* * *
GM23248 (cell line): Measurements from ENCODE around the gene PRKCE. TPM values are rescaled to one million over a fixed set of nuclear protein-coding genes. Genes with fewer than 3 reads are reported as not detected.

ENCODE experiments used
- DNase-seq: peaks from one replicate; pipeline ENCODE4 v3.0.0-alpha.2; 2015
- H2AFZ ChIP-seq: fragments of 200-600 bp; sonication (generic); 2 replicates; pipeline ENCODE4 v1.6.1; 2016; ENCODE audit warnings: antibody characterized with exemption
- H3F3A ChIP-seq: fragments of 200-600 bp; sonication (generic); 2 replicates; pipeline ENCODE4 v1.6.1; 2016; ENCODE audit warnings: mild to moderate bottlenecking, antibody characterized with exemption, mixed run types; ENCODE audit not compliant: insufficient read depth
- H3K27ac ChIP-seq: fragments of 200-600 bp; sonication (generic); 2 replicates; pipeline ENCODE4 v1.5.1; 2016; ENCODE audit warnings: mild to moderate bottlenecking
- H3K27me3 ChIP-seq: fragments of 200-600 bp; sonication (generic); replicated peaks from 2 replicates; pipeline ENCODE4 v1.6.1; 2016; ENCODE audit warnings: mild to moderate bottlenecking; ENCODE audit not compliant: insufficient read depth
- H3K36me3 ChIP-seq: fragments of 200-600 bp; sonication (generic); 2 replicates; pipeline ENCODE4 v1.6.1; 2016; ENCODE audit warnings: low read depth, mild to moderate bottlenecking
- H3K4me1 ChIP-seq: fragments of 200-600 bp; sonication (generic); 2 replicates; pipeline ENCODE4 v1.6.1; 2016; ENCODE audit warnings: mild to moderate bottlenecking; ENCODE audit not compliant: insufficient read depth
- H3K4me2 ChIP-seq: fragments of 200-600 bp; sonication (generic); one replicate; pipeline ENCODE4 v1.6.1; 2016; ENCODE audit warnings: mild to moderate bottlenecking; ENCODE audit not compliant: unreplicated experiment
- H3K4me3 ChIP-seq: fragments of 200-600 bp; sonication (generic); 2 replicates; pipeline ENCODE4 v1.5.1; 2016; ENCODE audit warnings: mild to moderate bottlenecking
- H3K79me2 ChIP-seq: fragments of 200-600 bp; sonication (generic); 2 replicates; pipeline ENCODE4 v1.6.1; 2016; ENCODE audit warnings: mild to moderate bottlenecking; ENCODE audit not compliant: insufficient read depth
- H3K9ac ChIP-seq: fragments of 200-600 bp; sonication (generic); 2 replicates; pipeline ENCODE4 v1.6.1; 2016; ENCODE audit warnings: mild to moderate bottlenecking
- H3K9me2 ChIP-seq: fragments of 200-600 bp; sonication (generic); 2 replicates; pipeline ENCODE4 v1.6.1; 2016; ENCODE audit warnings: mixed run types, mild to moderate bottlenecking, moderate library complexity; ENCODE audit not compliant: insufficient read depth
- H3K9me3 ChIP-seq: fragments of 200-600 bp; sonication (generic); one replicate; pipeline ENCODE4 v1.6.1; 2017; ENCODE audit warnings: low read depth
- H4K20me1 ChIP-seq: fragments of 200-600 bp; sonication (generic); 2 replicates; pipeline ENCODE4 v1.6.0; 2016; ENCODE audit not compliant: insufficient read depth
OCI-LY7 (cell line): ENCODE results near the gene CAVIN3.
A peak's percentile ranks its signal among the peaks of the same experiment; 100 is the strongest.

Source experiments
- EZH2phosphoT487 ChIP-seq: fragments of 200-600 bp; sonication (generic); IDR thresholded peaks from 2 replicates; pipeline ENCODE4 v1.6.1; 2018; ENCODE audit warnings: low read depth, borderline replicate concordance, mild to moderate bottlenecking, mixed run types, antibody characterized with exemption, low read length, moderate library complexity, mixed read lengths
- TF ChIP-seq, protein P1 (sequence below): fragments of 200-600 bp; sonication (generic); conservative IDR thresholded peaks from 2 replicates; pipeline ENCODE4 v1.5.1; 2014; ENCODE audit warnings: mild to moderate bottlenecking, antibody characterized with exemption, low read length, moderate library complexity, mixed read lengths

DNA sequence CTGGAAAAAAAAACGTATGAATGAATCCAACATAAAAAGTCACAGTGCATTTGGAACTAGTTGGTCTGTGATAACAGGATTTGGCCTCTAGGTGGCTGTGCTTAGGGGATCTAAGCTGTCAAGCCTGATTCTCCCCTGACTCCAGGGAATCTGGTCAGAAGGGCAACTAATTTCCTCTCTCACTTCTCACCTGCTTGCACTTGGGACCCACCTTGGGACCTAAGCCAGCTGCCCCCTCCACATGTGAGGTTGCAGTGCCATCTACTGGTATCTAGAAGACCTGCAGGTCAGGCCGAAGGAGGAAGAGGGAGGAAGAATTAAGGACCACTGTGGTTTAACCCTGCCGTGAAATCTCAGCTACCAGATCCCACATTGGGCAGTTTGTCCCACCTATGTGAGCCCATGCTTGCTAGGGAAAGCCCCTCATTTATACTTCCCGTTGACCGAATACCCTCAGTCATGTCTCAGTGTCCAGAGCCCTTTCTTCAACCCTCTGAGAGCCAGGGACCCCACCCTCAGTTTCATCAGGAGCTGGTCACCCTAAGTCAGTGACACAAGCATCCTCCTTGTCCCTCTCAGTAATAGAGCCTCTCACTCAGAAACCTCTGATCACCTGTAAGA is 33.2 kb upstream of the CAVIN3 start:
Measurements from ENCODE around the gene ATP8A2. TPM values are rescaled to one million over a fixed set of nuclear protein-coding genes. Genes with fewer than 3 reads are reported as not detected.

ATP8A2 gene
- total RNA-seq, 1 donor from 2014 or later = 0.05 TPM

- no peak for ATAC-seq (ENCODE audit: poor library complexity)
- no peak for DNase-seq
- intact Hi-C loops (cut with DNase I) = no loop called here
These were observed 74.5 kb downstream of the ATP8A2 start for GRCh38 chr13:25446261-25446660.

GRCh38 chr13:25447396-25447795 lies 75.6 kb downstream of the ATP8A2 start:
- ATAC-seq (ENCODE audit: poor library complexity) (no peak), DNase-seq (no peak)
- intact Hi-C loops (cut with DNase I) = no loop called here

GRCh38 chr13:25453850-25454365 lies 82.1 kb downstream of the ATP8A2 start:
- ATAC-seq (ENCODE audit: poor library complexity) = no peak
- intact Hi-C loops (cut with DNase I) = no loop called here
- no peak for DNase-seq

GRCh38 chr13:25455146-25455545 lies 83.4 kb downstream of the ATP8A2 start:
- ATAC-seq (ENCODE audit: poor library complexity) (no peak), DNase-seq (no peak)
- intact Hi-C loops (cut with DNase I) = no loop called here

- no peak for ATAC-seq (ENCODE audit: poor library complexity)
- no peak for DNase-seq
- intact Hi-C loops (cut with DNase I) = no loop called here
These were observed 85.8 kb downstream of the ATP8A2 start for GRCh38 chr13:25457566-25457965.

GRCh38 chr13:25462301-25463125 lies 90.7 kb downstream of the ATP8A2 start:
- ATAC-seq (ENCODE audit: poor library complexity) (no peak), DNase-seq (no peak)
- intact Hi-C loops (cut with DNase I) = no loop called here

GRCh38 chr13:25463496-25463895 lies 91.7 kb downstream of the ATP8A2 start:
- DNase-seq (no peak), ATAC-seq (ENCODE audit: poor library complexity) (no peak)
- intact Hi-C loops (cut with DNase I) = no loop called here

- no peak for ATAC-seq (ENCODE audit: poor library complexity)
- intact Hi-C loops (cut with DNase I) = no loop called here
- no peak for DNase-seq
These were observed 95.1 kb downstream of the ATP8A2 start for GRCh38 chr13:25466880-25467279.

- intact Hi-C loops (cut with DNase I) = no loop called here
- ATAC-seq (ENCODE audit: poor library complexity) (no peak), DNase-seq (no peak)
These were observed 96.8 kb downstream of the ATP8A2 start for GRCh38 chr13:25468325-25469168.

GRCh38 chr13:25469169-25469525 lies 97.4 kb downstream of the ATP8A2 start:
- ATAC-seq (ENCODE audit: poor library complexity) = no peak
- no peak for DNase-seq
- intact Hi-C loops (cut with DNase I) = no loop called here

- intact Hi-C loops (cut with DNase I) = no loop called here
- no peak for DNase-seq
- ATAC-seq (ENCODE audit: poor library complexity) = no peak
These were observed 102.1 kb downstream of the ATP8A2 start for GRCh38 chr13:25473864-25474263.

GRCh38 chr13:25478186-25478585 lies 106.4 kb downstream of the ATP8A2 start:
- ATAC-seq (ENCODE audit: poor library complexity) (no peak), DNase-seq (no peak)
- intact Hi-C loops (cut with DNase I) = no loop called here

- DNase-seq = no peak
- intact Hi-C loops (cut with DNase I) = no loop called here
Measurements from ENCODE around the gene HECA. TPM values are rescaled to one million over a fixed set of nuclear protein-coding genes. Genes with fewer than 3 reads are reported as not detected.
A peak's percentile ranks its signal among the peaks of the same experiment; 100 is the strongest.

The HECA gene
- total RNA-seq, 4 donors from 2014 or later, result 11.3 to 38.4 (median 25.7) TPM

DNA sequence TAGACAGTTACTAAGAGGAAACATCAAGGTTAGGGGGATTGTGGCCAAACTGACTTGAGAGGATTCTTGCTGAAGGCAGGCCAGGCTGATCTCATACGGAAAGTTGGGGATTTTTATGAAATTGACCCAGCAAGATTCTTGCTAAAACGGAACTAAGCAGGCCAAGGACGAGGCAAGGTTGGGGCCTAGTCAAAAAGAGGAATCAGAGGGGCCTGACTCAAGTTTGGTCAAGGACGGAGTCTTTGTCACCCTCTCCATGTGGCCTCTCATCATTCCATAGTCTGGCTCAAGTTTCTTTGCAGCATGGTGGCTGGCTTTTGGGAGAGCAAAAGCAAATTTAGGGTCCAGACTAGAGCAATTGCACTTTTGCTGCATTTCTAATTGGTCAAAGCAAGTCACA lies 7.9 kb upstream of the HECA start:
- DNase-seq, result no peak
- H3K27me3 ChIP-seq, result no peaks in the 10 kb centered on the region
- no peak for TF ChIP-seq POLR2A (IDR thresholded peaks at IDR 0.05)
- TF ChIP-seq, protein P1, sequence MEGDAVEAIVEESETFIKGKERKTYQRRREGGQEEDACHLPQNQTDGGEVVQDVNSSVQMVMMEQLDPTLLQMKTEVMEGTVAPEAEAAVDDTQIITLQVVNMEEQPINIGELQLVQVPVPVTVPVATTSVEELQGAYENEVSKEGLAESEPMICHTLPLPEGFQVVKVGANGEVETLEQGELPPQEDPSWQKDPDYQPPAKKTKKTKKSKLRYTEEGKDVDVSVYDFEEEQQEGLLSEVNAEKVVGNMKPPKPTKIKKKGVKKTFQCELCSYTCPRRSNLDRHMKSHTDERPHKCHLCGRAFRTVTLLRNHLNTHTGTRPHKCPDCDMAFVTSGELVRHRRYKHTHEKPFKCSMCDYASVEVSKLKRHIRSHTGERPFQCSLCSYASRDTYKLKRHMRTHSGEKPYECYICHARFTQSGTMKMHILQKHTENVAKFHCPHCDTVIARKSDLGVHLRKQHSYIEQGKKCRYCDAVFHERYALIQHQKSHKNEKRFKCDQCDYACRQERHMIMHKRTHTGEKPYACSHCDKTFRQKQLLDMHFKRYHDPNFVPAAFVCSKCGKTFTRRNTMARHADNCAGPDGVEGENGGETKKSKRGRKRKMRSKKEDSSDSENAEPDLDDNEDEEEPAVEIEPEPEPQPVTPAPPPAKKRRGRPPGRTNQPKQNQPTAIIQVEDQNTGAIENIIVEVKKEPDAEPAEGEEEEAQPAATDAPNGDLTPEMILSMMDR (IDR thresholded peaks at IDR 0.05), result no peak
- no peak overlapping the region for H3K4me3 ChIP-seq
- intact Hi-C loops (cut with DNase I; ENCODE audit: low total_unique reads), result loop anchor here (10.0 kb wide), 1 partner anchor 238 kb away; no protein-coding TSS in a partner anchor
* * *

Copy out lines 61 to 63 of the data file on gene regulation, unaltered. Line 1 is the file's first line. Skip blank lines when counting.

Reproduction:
- intact Hi-C loops (cut with DNase I) = no loop called here
- no peak for DNase-seq
- ATAC-seq (ENCODE audit: poor library complexity) = no peak